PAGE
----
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Posted at 11:21 AM ET, 12/28/2010

Blizzards and political fortunes

By E.J. Dionne

It was not hype. Everything you heard about the severity of the Great Blizzard that hit New York and New Jersey is true. The response to big storms of this sort by governors and mayors can break (and, occasionally make) political careers. We'll see if this one has that sort of impact.

First, the storm itself: On Sunday night, driving from a Manhattan birthday party into Queens, my family and I had a harrowing ride up the Belt Parkway and across the Gil Hodges Bridge, buffeted by 30-mile-an-hour gusts and snow falling at the rate of a couple of inches an hour. (Kudos to my wife, Mary Boyle, for getting us home safely.) By morning, drifting snow half covered the windows at the side of the house, and nothing was moving on the streets. It was quite beautiful when the sun broke through, but it was a dangerous sort of beauty if you were thinking of driving.

Which we were. We headed back to Washington shortly before 1:00 p.m., and the Rockaway side streets were an abominable mess. We got stuck behind stranded cars five times on the way out. Once we got on the highway, though, all was clear: The Verrazano Bridge was amazingly quick, and the crews that worked Staten Island and the Jersey Turnpike have our gratitude.

I offer our little personal travelogue to underscore the obvious: In the middle of something like this, big philosophical debates about government don't mean much. You just want government to do its job getting the streets and highways clear, the transit running, and emergency services responding quickly.

There are a number of classic cases of politicians not getting it done and suffering accordingly.

Perhaps most famously, the late John V. Lindsay, who had been elected as a charismatic and reforming mayor of New York City in 1965, became a public enemy in Queens after the blizzard of Feb. 1969, when the city found itself near paralysis for three days. As Sewall Chan noted in an excellent recounting of Lindsay's experience in The New York Times, "The city's environmental protection administrator was upstate and unreachable, and nearly 40 percent of the city's snow removal equipment was defective because of poor maintenance, both factors that hampered the city's response." The outer-boroughs (i.e., the non-Manhattan majority of the city) felt abandoned, a sentiment especially strong in middle-class Queens, which, as Chan noted, "was relegated to the status of a neglected stepchild. For days, the streets were impassable, and residents were all but barricaded inside their homes."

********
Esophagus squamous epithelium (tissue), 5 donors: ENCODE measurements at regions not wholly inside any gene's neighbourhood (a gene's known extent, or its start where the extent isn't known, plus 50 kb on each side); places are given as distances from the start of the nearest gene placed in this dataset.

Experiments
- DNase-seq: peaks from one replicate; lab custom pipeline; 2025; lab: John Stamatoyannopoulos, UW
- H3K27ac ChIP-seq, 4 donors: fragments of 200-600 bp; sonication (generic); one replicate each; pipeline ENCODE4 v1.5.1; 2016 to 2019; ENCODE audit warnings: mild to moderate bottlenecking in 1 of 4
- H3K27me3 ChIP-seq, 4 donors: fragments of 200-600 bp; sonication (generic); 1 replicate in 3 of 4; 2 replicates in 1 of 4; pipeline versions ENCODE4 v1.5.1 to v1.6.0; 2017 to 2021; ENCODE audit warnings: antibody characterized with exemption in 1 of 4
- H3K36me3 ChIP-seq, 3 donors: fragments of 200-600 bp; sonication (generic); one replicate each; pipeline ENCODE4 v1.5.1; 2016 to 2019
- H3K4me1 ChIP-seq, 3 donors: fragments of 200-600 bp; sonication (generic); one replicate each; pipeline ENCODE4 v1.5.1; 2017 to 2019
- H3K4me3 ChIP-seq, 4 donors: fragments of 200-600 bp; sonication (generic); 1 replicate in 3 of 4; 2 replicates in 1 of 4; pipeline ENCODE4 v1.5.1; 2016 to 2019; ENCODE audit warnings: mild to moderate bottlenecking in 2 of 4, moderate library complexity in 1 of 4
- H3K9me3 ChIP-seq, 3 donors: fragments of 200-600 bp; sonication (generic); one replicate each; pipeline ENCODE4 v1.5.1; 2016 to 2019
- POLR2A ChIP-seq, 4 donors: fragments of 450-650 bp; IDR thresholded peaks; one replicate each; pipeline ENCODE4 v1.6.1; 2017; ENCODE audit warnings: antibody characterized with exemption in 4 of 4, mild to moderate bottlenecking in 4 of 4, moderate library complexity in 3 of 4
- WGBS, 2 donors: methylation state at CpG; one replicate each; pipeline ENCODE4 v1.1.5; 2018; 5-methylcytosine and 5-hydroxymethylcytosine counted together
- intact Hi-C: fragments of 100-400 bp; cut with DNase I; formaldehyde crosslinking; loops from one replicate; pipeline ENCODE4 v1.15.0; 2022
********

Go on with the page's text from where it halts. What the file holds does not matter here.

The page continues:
Lindsay survived to win the next election, largely because conservative opponents split, but also because he ran one of the great apology ads in American history. Vincent Cannato recounts the ad in his highly critical biography of Lindsay, "The Ungovernable City: John Lindsay and His Struggle to Save New York." Cannato wrote: "The ad featured a relaxed Lindsay standing on the porch of Gracie Mansion, dressed in shirt sleeves with the top button open. The mayor looked earnestly into the camera and told voters: 'I guessed wrong on the weather before the city's biggest snowfall last winter. And that was a mistake. But I put 6,000 more cops on the streets. And that was no mistake. The school strike went on too long and we all made some mistakes. But I brought 225,000 more jobs to this town. And that was no mistake... And we did not have a Detroit, a Watts or Newark. And those were no mistakes. The things that go wrong are what make this the second toughest job in America. But the things that go right are those things that make me want it."' (Click here to see the ad -- it's the second one on this reel of David Garth commercials put together by The Times' Sam Roberts.)

Then there was the storm that made Jane Byrne the mayor of Chicago. This account, courtesy of Northern Illinois University, explains why snow and ice ended the political career of Chicago mayor Michael Bilandic:

Without minimizing the strengths of Byrne as a candidate or the brilliant campaign she ran in the weeks preceding the Feb. 27 primary, Bilandic would still be mayor of Chicago if the city had not suffered an onslaught of ice, snow and bitter cold during January that was without precedent. The snow covered the city, and the divisive race issue was buried along with everything else.